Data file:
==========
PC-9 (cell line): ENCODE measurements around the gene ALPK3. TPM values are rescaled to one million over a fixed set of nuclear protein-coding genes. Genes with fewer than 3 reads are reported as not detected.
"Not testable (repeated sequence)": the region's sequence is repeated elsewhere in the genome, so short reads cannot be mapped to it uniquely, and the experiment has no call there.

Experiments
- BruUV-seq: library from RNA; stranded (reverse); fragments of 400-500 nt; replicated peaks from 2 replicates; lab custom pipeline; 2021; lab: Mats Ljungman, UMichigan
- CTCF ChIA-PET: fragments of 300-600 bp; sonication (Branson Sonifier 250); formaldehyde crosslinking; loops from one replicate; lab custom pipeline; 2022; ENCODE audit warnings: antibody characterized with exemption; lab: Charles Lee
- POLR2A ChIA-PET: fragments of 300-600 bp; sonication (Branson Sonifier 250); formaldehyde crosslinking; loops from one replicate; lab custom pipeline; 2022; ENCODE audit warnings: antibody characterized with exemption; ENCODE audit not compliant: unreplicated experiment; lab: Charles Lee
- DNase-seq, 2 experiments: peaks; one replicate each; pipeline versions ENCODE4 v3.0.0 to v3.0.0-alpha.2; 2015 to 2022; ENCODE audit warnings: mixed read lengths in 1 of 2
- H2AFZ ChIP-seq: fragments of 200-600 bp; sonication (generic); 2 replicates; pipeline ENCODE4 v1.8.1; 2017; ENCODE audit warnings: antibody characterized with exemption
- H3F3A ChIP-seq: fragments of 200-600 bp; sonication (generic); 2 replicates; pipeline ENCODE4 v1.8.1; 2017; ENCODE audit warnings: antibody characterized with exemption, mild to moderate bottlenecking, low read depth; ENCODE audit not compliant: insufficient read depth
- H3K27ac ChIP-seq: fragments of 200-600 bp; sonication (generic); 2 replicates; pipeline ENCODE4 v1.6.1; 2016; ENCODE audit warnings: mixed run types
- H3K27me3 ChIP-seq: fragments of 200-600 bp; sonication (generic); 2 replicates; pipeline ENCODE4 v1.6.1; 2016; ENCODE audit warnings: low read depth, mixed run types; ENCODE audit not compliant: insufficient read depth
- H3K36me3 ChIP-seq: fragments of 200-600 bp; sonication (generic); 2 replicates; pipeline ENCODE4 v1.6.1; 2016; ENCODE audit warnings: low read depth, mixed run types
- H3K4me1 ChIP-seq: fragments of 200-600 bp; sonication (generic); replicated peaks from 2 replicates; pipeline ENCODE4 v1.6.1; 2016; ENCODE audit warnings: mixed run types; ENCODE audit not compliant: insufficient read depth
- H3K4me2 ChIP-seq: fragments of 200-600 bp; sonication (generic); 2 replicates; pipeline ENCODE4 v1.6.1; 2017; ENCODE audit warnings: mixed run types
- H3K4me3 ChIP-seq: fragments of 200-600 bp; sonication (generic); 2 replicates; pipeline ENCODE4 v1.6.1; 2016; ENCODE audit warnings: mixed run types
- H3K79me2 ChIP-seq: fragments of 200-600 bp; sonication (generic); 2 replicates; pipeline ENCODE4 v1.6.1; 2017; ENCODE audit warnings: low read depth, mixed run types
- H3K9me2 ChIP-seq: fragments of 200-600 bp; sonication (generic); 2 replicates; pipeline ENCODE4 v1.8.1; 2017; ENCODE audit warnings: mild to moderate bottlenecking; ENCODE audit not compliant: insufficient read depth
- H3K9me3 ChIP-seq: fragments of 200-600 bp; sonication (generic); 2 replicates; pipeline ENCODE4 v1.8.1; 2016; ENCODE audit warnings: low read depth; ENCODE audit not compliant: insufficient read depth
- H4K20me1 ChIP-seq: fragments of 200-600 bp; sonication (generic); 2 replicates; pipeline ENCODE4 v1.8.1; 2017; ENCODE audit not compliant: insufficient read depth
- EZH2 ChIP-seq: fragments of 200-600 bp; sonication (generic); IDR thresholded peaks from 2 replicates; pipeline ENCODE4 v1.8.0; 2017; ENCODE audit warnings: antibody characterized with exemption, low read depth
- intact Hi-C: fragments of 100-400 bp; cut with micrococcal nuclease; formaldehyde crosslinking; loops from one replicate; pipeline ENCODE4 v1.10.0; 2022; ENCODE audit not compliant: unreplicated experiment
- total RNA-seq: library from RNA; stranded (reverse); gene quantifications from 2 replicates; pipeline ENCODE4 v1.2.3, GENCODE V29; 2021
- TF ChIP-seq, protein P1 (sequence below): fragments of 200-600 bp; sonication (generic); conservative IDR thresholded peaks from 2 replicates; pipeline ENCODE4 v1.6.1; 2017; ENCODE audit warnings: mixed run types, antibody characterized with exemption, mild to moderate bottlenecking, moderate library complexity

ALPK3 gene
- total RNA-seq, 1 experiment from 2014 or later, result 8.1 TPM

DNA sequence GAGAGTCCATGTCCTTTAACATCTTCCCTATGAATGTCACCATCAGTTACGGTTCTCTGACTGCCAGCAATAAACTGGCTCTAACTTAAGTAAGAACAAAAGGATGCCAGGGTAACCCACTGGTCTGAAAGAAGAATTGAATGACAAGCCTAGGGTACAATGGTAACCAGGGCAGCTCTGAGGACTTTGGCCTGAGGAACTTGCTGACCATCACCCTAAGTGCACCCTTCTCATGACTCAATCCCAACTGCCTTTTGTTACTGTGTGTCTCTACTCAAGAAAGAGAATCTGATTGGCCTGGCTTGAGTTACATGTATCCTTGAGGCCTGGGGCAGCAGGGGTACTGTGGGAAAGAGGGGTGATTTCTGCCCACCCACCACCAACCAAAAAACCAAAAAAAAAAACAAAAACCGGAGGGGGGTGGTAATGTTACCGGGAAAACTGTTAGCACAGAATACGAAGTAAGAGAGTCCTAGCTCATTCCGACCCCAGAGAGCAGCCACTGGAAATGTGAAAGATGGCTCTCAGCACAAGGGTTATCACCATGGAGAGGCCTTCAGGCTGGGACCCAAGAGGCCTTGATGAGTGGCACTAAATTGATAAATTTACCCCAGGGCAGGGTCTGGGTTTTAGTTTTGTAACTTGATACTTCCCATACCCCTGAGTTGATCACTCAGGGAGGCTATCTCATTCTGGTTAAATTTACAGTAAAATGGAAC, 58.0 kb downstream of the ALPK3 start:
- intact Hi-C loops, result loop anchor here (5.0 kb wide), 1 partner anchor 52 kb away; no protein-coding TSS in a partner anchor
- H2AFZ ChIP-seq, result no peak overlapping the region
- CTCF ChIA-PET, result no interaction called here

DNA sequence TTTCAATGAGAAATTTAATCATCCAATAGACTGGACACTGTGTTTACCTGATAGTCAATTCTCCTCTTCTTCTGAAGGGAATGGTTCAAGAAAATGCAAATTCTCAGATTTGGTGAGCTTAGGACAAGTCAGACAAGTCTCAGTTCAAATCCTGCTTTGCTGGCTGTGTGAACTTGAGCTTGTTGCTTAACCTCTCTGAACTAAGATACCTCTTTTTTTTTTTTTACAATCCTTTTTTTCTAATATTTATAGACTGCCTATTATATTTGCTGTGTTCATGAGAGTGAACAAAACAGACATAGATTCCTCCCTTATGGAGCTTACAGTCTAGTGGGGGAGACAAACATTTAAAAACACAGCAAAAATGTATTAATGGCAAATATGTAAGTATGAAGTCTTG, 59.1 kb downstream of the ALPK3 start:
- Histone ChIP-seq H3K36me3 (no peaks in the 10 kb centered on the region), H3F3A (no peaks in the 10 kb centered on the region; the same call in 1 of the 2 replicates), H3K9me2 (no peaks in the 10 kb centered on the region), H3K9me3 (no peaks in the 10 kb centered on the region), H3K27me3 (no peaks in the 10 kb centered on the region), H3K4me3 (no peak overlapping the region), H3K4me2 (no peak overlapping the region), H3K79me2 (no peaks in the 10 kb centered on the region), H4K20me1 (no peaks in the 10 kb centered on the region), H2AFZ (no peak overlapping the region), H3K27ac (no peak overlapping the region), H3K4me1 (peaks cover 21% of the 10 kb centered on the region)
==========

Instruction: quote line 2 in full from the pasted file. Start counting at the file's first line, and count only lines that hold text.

"Not testable (repeated sequence)": the region's sequence is repeated elsewhere in the genome, so short reads cannot be mapped to it uniquely, and the experiment has no call there.